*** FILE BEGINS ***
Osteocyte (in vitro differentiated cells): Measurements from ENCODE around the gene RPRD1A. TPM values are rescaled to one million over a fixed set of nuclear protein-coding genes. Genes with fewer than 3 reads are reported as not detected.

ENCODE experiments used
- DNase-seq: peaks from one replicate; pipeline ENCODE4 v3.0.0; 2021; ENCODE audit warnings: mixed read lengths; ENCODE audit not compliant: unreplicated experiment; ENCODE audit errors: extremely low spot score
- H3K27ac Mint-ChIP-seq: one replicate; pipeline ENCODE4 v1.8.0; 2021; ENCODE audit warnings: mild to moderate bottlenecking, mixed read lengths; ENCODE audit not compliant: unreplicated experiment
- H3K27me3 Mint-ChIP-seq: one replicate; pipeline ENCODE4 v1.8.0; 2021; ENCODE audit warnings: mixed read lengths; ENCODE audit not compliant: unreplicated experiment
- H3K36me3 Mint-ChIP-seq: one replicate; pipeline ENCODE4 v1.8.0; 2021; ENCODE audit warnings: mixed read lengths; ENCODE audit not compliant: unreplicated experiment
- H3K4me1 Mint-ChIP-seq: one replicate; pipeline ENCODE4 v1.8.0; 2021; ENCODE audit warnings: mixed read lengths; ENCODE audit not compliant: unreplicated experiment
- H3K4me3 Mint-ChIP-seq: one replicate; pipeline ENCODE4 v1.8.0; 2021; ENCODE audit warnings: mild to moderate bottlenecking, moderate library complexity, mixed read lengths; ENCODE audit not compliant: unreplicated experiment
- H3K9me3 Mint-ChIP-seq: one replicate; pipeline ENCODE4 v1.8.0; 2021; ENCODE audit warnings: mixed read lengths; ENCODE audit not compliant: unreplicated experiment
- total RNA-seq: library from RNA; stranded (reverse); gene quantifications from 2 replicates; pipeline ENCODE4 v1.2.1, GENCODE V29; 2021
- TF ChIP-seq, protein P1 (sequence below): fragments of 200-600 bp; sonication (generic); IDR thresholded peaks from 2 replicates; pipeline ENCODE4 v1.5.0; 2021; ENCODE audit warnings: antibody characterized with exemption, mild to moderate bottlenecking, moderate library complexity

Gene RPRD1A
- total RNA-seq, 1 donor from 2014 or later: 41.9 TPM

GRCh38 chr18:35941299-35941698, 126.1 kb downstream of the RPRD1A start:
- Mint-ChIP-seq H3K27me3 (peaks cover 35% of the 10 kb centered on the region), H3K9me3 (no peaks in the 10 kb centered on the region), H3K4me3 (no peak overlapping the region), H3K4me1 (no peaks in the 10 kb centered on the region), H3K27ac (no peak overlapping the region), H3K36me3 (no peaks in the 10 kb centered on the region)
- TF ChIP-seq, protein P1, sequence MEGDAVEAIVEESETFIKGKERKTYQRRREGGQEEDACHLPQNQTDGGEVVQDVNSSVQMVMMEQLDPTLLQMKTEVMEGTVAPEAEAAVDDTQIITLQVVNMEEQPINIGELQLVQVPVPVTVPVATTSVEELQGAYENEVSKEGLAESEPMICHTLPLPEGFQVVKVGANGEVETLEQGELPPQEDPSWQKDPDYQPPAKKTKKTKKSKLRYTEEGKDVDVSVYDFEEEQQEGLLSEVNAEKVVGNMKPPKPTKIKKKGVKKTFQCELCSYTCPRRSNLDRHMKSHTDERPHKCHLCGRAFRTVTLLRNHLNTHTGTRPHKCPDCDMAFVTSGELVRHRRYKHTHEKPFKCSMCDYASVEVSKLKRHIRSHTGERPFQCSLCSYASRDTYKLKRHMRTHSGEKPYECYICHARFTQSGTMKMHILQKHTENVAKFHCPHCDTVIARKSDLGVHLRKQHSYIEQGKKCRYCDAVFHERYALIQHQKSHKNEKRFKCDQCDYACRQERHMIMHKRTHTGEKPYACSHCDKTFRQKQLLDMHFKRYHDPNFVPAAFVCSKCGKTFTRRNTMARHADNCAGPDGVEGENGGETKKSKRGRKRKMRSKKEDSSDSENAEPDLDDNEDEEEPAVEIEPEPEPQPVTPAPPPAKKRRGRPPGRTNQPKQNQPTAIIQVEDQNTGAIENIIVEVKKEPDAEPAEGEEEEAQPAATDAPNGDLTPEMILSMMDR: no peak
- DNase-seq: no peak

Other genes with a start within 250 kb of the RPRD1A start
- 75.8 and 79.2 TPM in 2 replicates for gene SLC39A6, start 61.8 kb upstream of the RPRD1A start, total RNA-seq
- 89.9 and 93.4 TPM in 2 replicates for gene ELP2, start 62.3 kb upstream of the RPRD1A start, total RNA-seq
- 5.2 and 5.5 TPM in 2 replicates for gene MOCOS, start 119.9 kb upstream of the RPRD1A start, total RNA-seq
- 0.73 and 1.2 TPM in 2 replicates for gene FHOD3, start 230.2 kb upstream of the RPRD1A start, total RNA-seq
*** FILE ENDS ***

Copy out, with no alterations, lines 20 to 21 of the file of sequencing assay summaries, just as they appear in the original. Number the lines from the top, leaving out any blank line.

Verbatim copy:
- 89.9 and 93.4 TPM in 2 replicates for gene ELP2, start 62.3 kb upstream of the RPRD1A start, total RNA-seq
- 5.2 and 5.5 TPM in 2 replicates for gene MOCOS, start 119.9 kb upstream of the RPRD1A start, total RNA-seq